In this World Bank blog post, Victor Mulas introduces the concept of “absorptive capacity” when speaking of the introduction or expansion of broadband services in developing regions. Generally absorptive capacity is defined as the ability of governments and people to utilize whatever level of broadband services they have available to the most efficient and universally-beneficial degree possible. He argues that even in places with advanced broadband capacities, there exists the possibility of counter-productive, or at the very least insufficient, use of the services, hence [the title of this article] why broadband does not always correlate directly to economic growth. For broadband to have the most benefit, implementation and expansion policies must be coupled with an additional focus on absorptive capacity.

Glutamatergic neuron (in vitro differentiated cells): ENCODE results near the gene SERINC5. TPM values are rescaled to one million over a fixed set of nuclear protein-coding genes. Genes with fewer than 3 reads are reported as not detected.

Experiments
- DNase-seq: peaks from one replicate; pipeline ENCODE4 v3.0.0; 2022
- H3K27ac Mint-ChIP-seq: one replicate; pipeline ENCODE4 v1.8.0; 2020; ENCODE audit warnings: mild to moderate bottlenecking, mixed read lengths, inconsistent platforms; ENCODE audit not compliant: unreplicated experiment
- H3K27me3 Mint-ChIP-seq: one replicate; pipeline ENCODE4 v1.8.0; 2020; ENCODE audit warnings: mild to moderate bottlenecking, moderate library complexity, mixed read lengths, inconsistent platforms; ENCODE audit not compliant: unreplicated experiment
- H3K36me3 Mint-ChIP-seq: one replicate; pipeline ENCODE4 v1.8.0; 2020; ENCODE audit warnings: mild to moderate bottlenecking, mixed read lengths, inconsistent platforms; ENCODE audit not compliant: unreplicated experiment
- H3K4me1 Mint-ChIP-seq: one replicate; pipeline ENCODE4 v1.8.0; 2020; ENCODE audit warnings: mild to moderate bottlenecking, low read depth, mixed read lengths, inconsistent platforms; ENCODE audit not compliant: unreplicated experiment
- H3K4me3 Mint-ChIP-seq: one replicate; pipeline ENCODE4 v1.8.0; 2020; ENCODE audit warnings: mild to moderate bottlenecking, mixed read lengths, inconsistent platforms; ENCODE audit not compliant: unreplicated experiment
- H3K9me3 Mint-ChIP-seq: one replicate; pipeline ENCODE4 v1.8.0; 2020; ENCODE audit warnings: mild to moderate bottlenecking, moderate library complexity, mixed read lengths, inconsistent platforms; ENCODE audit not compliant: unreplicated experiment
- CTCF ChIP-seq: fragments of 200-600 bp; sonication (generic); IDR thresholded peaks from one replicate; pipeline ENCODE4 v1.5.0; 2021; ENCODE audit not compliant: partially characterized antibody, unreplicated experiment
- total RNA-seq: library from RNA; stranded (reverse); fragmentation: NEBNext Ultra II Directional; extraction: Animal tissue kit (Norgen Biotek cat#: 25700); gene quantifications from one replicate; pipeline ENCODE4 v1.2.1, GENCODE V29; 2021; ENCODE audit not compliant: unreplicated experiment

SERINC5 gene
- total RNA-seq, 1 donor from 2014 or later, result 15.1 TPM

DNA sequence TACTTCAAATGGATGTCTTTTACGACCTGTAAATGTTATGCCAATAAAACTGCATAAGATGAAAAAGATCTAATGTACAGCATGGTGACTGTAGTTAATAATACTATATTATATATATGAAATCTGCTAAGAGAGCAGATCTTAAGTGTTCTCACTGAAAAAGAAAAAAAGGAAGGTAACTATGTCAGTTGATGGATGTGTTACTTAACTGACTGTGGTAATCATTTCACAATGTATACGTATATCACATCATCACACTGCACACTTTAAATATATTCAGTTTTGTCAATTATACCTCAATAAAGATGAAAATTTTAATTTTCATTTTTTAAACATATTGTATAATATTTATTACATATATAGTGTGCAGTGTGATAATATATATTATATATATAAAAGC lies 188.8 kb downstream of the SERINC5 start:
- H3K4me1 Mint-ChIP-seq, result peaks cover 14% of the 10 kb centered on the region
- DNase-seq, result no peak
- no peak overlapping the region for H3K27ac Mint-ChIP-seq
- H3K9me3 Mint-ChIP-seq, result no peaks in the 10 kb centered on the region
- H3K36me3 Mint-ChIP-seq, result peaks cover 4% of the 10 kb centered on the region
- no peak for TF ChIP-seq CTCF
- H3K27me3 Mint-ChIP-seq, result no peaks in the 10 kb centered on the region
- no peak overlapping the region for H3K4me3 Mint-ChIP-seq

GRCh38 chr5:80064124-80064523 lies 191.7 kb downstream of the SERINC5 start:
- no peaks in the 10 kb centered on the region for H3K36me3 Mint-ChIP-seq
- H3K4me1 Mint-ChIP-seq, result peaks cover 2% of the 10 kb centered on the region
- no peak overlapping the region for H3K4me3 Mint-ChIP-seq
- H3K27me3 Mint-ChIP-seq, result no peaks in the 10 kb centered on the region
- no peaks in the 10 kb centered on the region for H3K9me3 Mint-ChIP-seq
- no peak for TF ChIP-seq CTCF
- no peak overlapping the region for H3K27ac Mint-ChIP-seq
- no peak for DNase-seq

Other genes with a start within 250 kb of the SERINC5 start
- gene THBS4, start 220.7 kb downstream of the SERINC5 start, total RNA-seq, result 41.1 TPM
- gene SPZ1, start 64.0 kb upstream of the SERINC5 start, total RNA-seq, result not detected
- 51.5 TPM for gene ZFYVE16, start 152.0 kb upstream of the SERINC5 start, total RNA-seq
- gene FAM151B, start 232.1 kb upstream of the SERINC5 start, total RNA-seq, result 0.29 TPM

Defining how to do so, however, could prove a bit more murky. What are some ways to ensure absorptive capacity is taken into account in relation to broadband access programs? What can and should governments or companies do to monitor it? Are there certain, clear-cut success markers that can be pointed to in places where absorptive capacity is at its highest? Determining how to judge a country’s absorptive capacity must first begin with an evaluation of what exactly we are looking for – in less general, more specific terms – and how best to go about achieving it.
Read the original post: http://blogs.worldbank.org/ic4d/why-broadband-does-not-always-have-an-impact-on-economic-growth